Today, the Herald reports in its top story that Bald Eagles have returned to the Mt. Vernon area in record numbers. "The snowy headed raptor with white tails have returned in
dramatically higher numbers this year to the Skagit River, where they
feast annually on the rotting carcasses of spawned out chum salmon."

For all my PR buddies: Have you heard from a reporter at an unusual or far-flung media outlet lately?

CBC Launches Podcasting Trial

Podcasting
is a process that puts audio files (or “podcasts”) online, and allows
software to find and download the files to a computer or personal media
player.

The benefit – you get to listen to radio shows on your schedule, as opposed to trying to remember to tune in at 9:00 p.m. Eastern, 10:30 in Newfoundland.

The CBC is conducting a 3-month trial podcasting Quirks and Quarks and /Nerd, Tod Maffin’s technology column. Armchair is into it.

CHUM Takeover approved: CRTC

According to a Canadian Press report, Friday the CRTC endorsed CHUM’s takeover of Craig Media and approved CHUM’s sale of Craig Media’s Toronto 1 to Quebecor’s TVA Group and Sun Media.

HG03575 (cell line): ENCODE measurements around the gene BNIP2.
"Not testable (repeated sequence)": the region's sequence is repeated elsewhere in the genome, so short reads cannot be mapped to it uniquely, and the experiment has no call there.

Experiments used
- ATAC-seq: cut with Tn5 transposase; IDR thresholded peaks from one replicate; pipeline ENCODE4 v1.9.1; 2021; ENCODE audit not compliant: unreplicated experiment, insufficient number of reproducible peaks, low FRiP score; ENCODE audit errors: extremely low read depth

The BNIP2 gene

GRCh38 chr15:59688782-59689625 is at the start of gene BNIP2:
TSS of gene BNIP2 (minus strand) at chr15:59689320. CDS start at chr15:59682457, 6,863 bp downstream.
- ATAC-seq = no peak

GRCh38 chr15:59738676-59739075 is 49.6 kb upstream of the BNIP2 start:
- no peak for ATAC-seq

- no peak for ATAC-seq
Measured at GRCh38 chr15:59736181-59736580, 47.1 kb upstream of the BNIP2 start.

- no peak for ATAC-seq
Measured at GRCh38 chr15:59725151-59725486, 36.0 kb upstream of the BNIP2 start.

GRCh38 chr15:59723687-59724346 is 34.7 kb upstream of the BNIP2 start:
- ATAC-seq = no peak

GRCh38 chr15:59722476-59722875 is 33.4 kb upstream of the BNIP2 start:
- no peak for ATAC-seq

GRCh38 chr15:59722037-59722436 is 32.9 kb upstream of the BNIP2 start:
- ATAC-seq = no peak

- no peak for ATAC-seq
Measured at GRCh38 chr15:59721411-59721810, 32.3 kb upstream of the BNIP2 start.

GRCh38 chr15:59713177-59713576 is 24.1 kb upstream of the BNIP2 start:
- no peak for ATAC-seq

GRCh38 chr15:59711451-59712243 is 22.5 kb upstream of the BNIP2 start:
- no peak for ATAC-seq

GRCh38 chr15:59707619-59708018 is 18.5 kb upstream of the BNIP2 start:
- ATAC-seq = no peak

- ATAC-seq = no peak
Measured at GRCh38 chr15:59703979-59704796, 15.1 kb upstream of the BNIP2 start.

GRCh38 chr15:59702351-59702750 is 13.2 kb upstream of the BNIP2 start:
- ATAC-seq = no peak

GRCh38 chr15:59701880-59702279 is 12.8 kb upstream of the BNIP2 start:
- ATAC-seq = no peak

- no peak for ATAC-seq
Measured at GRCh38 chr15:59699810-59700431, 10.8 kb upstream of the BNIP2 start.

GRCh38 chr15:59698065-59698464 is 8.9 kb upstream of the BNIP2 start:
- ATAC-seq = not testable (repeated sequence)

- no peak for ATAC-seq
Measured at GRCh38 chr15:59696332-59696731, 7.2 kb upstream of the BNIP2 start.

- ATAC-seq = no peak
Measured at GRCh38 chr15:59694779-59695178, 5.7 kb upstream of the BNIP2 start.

CHUM paid $256-million earlier this year for Craig Media. The purchase gives CHUM television stations in Edmonton, Calgary and Winnipeg.

The Toronto 1 transfer follows CHUM’s $265-million purchase last spring of Calgary-based Craig Media, which included TV stations in Edmonton, Calgary and Winnipeg, where CHUM previously had no presence.

In Toronto, CHUM, controlled by its founding Waters family, already owned Citytv and undertook to divest itself of Toronto 1. It agreed in August to sell the station for $46 million to TVA, the largest privately owned French-language TV network in Canada, and Sun Media, whose holdings include the the Toronto Sun and the Edmonton Sun.

TVA and Sun Media are subsidiaries of the Quebecor Media division of Quebecor Inc., a major media and commercial printing conglomerate controlled by the Peladeau family.